OPINION - I'm sick of millennials and boomers calling Gen-Z lazy as if that's a bad thing


We’ve won the lottery!” my girlfriend messaged me on WhatsApp, which did not excite me. An actual National Lottery win is call-worthy, no? Even FaceTime-worthy. As ever in our relationship, I was right. “We won the lottery for front row seats for Plaza Suite!” What? A quick check confirmed this was the revival of Neil Simon’s Seventies play starring New York royalty Sarah Jessica Parker and Matthew Broderick. I quickly messaged back: “Can you take someone else?”

I’ll spare you the details of subsequent discussions, and who won or lost, but at the weekend I found myself sitting with my nose on the lip of the stage watching the triptych of scenes about marriage as an arena for the disappointments of ageing. Since I’m both curmudgeonly and infantile, its despairing view of life combined with slapstick comedy effortlessly won me over.

I was also greatly cheered by the Friday night audience and wondered if the atmosphere of Sex and The City fans unleashed was the reason for some snooty reviews of the show. Critics hate people — they get in the way of the art. Much like politicians hate people — they get in the way of running the country. Not being a theatre critic, I love a rowdy audience with phones going off, people coming in late and everyone pissed.

Firstly, I think over-privileged actors should be made to work for their applause. Wasn’t that how it was back in good old Renaissance days? Not treating an actor as a god but as a combination of side-show freak and gladiator. It’s like footballers moaning about crowds: why don’t you do something good to win them over then? More importantly, an unruly crowd makes me look refined by contrast.

Einstein’s teacher identified him as a ‘lazybones’. If only he’d knuckled down and done his bit for the economy, eh?

So there I was in the bar at half-time or whatever, swanning around like Clark Gable, only moderately drunk when compared to the screamingly groups of Carrie Bradshaw obsessives. “SJP is Elvis to a generation of women,” my partner told me. A few drinks later, as I staggered to my feet for a standing ovation, I met Broderick’s eye (since him plus stage equalled my beanpole height) and it occurred to me: MB is the Elvis of my generation too.

I grew up in a misty world where the VHS player was the only content source, and Ferris Bueller’s Day Off was a sacred text; there was f*** all else to fill the school holidays with. In the film, parents were boring, teachers were boring, education was boring, and the best thing you could do in life was skive off school like Broderick’s hero and cock a snook at the lot. This wasn’t just fun, it made girls like you too.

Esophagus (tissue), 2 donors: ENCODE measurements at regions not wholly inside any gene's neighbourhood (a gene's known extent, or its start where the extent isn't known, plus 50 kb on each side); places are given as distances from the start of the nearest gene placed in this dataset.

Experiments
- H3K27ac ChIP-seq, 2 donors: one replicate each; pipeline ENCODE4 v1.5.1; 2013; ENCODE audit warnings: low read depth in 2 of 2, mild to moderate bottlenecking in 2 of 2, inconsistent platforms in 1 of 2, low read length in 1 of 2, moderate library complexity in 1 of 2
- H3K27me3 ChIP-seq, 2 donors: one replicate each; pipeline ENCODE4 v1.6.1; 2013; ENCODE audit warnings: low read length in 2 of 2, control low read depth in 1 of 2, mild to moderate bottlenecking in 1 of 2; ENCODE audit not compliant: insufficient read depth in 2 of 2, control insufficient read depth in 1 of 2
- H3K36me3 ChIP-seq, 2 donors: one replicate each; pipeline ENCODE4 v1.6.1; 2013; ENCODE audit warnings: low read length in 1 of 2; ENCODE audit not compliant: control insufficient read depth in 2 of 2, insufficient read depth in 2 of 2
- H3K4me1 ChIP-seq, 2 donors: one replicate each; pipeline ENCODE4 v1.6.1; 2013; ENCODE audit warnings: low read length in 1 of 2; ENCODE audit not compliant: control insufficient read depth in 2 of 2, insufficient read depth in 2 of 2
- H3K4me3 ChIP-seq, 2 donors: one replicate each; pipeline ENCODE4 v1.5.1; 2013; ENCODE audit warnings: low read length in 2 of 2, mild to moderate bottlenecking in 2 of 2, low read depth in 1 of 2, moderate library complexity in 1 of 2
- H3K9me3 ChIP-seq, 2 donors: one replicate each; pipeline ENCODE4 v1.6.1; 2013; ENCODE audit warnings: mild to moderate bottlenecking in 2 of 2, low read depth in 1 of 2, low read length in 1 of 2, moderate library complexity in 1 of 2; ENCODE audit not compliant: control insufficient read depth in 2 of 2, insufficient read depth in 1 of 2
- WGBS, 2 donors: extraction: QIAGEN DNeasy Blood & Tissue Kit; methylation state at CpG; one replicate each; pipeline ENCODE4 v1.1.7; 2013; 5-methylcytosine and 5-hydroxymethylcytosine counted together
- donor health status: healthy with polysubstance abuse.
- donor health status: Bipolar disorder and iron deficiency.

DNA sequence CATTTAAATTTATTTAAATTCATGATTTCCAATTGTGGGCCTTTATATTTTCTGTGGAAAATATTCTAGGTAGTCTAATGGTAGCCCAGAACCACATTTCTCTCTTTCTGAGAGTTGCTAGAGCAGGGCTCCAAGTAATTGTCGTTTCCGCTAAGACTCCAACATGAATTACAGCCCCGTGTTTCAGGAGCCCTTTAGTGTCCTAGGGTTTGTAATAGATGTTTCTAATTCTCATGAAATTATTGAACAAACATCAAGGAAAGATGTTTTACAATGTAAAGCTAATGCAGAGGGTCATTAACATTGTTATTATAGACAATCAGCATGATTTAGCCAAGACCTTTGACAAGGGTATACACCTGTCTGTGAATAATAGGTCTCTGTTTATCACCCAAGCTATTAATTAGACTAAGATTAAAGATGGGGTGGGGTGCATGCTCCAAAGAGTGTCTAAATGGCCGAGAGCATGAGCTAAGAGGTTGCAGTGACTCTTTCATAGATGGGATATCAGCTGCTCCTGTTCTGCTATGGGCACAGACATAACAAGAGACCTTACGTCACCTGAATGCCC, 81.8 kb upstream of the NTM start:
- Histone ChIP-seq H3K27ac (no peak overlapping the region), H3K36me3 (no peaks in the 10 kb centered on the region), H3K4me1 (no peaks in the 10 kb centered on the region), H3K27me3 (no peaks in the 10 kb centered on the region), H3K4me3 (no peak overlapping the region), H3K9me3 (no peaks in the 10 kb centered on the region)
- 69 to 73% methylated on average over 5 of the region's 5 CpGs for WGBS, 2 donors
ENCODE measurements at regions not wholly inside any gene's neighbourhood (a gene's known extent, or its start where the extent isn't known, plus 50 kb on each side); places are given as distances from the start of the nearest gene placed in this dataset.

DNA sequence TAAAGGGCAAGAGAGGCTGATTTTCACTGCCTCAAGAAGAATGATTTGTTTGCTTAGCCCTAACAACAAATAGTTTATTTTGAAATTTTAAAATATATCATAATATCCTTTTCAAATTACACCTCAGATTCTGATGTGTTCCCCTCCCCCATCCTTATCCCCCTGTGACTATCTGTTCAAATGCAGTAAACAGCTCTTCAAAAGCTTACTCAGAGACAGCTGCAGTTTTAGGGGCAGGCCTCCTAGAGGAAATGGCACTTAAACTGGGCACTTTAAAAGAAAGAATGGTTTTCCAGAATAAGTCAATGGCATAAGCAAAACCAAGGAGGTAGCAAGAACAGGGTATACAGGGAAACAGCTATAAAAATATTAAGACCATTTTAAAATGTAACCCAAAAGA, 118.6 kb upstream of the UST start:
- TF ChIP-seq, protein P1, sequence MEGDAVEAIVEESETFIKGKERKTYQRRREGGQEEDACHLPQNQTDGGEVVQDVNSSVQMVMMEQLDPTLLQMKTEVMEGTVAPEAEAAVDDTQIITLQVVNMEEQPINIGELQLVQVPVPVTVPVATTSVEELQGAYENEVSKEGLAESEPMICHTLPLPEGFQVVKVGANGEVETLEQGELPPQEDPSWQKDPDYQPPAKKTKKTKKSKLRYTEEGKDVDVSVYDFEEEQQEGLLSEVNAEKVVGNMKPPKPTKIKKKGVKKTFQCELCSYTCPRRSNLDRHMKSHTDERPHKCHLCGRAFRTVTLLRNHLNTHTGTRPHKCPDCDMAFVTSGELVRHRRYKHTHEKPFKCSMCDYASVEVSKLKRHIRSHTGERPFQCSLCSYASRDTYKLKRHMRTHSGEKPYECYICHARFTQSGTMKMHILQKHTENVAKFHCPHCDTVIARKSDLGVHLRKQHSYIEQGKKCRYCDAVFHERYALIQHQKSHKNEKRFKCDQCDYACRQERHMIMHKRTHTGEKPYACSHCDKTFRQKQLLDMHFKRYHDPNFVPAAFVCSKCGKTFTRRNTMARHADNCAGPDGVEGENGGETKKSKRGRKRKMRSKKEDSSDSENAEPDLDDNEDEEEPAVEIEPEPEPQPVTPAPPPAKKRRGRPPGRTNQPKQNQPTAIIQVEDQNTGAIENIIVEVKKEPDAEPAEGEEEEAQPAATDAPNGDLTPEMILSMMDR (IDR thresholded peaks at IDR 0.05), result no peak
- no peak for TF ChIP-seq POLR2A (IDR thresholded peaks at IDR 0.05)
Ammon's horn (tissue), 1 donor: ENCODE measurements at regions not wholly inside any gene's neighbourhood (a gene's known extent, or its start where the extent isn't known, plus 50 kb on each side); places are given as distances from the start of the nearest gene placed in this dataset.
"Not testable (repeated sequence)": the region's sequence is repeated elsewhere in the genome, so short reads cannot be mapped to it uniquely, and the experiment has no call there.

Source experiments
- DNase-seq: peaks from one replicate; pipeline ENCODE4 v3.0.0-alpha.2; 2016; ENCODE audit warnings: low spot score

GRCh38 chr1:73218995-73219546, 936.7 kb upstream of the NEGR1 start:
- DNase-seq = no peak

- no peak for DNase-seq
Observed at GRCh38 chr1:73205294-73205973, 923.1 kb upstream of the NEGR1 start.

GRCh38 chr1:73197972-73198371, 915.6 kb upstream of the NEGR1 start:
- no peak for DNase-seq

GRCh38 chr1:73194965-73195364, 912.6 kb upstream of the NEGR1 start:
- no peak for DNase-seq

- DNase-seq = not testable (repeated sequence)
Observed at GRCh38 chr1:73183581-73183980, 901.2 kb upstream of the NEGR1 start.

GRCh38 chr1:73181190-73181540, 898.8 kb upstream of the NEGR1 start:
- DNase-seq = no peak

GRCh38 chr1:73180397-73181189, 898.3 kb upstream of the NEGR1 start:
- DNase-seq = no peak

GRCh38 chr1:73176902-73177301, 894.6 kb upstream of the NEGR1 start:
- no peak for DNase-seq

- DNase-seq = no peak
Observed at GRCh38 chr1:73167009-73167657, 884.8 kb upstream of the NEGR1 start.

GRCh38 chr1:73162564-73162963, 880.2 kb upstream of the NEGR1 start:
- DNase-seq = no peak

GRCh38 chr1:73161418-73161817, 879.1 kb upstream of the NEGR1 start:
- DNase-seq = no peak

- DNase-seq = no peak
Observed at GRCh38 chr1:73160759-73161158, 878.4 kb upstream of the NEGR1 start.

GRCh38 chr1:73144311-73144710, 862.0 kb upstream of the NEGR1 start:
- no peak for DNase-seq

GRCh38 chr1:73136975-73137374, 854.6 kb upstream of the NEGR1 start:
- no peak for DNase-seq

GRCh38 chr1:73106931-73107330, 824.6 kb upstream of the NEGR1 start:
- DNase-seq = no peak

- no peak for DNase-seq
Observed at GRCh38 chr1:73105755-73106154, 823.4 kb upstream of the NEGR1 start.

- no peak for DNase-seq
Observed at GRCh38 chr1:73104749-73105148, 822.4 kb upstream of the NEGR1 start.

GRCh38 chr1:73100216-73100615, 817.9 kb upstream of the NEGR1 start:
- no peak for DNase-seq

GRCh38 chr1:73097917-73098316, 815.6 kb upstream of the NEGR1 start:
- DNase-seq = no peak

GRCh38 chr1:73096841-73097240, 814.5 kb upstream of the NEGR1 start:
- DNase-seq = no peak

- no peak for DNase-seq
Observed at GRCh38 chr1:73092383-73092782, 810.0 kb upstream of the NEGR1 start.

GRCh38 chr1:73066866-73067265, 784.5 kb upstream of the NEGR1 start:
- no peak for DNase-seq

I have little doubt that if Ferris Bueller’s Day Off came out now, certain papers and commentators would be apoplectic about the risk to children. One strand of broadsheet columnist clickbait now revolves around Gen Z being lazy and why they should stop moaning about having no discernible future and simply knuckle down to work like when the columnist were a lad/lass. Youth is wasted on the young. Well, youth is wasted on the old too, if these people can’t remember what it was actually like.

It almost goes without saying that without room to dream — to be lazy — you can chuck music, film, all culture in the bin. Plus philosophy. And science. Einstein’s professor identified him as a “lazybones”. If only he had knuckled down at the patent office and just done his bit for the economy, eh?

Time out to think, watch, reflect, enjoy — a day off — is intrinsically human. And it’s intrinsically youthful. The final section of Plaza Suite has Ferris and Carrie squabbling as they try to get their daughter out of a locked bathroom on her wedding day. The big moment is when Ferris realises that the reason she’s reluctant to get married is she doesn’t want to turn into her parents. Indeed.

No wonder The Young take time out to consider things. Imagine looking up to see the miserable generations above who are, as Ferris put it, “so tight that if you stuck a piece of coal up [their] ass, in two weeks you’d have a diamond”, and who have so little wit that they blame the mess they’ve made of the country on the newest members of society… Well, the longer you can delay joining that lot in the working world, the better. Testify, Bueller, oracle of youth: “Life moves pretty fast. If you don’t stop and look around once in a while, you could miss it.”

Martin Robinson is editor of Homes and Property